“Without a doubt [I’m in the top 5],” he said. “What do you expect me to say? I would assume everybody thinks they’re a top-5 quarterback. I think I’m the best. I don’t think I’m the top 5, I think I’m the best. I wouldn’t be very successful at my job if I didn’t feel that way. That doesn’t mean that things are going to work out that way. It just means that’s the way it is – that’s the way I feel that it is and that’s the way I feel it should be.”

Going back to Laich’s comments, Buffalo Sabres coach Lindy Ruff commented to the Buffalo News, when told about them: “Those are all predictions that you live with, you die with, you hope to motivate your team with. He probably believes sincerely they’re gonna make it. They probably like their schedule, their chances of playing Florida in their building. We got our work cut out for us, they got theirs. Our thoughts are making the playoffs too.”

Is that a guarantee, Lindy? Quick! Somebody better go ask the Caps what they think of that.

Ward is the Hurricanes’ only true star?

Before tonight’s Caps game against the Carolina Hurricanes starts, let’s try to remember that Cam Ward is their only true star. Wait…what??? I don’t agree with that, but it’s what Washington Post columnist Jason Reid wrote in a recent column:

“A 5-0 loss against Carolina on Monday was the low point of the season — the Capitals at least hope it doesn’t get any worse. Carolina is last in the East. Goalie Cam Ward is the Hurricanes’ only true star — and he sat out because of an injury.”

Something tells me that Carolina Hurricanes fans would disagree with that statement. In fact, most anyone following the Caps and their Southeast Division opponents on a regular basis or any big hockey fan would likely say that Ward isn’t the only “true star” on the Hurricanes.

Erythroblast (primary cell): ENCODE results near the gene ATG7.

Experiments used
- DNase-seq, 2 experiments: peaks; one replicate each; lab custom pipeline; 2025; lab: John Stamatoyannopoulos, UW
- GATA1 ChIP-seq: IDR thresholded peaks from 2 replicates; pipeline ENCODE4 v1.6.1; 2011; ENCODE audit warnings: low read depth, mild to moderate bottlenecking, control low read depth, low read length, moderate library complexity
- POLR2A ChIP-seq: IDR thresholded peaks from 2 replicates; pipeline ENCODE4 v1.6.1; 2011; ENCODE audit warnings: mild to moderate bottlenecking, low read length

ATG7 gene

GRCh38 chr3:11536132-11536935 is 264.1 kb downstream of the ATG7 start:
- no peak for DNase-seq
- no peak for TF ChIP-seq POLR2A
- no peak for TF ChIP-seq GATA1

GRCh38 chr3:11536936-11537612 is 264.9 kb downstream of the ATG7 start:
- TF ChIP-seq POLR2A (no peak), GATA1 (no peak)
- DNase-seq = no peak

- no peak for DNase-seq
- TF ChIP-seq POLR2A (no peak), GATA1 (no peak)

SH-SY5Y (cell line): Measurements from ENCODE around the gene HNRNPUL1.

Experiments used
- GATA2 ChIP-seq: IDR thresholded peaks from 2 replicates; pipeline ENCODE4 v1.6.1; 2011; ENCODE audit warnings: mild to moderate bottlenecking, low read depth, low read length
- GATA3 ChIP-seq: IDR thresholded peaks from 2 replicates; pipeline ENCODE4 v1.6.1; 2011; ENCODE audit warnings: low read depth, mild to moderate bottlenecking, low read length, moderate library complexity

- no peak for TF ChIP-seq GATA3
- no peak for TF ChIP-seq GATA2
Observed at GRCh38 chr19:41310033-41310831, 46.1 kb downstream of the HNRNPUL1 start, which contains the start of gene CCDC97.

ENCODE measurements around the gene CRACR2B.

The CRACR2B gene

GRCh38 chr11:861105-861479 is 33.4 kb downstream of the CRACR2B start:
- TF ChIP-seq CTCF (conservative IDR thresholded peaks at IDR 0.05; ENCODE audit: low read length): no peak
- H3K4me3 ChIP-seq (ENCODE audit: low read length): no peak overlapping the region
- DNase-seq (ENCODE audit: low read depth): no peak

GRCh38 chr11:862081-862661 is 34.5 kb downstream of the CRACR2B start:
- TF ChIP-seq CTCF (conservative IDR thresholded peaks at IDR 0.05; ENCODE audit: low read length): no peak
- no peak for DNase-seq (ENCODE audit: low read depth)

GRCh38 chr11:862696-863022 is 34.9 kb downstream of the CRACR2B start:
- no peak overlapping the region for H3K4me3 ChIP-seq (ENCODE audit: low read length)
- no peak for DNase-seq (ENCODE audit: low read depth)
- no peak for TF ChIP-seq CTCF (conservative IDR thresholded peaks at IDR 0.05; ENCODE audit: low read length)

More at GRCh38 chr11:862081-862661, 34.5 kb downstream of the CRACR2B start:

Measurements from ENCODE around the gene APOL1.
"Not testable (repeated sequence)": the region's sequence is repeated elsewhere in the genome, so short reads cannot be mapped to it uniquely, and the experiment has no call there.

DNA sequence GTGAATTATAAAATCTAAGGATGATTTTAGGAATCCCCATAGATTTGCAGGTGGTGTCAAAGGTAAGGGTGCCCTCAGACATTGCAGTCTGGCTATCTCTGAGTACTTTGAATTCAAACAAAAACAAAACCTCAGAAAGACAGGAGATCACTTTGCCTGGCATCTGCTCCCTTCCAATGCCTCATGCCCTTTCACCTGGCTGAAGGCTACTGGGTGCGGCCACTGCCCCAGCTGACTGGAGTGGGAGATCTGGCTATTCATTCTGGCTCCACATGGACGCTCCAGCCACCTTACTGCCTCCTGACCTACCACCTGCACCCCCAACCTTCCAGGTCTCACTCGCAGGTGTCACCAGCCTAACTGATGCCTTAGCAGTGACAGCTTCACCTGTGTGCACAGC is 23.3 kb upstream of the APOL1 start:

For starters, Carolina’s captain Eric Staal is a two-time 40 goal scorer and an Olympic gold medalist. He captained an NHL All Star team last season called “Team Staal.” He has scored 245 NHL goals over the course of eight seasons with the Hurricanes. Staal also racked up two goals and an assist in that 5-0 game against the Caps that Reid referenced in that column.

Jeff Skinner, who scored over 30 goals last season and was named NHL Rookie of the Year, is another example of a Hurricanes player that would be viewed as a star in many people’s eyes. Maybe he’s too new to be considered a “true star,” but the media was all over that guy last season and it hard not to hear about him if you were following the sport—he had a goal that game against the Caps too.

I’m not sure what Reid meant when he typed that about Ward and the Hurricanes, but it strikes me as another example of a Post sports columnist somewhat out of touch with hockey, yet writing about the sport. I’m not sure where the sports editor was on this one either.